Many models of markets are based on assumptions of rationality, transparency, efficiency, and homogeneity in various combinations. This paper aims to explain why markets routinely and repeatedly make “mistakes” that are inconsistent with these simplifying assumptions.
System dynamics models are used to show how misestimating demand growth, allowing financial discipline to lapse, unrealistic business planning, and misperception of technology trajectories can produce disastrously wrong business decisions. Examples are drawn from airlines, telecommunications, IT, aerospace, energy, and media.
The undesirable outcomes can include vicious cycles of investment and profitability, market bubbles, accelerated commoditization, excessive investment in dead‐end technologies, giving up on a product that becomes a huge success, waiting too long to reinvent legacy companies, and changes in market leadership. Differentiating transient phenomena from the longer term trends, movement away from vertically integrated business models, and effective use of early warning signs avoid these mistakes, or at least limit the damage that they cause.
Decision makers tend to rely on simple mental models which have serious limitations. They become increasingly deficient as problems grow more complex, as the environment changes more rapidly, and as the number of decision makers increases. The amplification and tipping dynamics typical of highly coupled systems, for example, bandwagon, network, and lemming effects, are not anticipated. Behavioural factors that play critical roles in the evolution of markets often are misunderstood or ignored.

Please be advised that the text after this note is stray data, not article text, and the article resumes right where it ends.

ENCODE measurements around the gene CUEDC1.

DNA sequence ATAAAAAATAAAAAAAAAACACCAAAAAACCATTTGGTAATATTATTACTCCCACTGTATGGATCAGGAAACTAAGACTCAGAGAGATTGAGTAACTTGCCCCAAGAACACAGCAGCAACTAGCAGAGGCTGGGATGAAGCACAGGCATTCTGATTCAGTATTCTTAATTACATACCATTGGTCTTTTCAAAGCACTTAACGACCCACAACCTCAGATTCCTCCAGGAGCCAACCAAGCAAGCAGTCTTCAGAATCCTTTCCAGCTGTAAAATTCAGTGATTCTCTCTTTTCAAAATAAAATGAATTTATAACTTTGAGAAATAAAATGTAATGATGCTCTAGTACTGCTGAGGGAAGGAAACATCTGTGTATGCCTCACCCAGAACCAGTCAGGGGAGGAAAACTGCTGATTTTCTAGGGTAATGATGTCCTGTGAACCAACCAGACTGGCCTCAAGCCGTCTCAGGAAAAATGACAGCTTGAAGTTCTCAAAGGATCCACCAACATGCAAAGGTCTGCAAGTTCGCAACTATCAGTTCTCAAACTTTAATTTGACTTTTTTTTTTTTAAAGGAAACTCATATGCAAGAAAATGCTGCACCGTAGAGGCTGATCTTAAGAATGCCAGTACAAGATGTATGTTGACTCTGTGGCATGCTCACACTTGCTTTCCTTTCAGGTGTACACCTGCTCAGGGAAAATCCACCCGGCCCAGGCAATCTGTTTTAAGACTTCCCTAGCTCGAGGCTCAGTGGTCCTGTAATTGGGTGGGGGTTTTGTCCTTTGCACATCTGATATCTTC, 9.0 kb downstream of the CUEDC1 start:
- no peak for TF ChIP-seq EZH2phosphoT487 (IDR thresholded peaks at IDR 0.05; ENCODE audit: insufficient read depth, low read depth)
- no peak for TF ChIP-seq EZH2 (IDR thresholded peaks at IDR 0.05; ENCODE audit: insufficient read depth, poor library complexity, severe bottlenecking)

The paper illuminates the effects of bounded rationality, imperfect information, and fragmentation of decision making on the behavior of markets. Models which assume, at least implicitly, that decision makers understand the structure of the market and how it produces the dynamics which can be observed or might potentially occur can be dangerous simplifications and seriously misleading.
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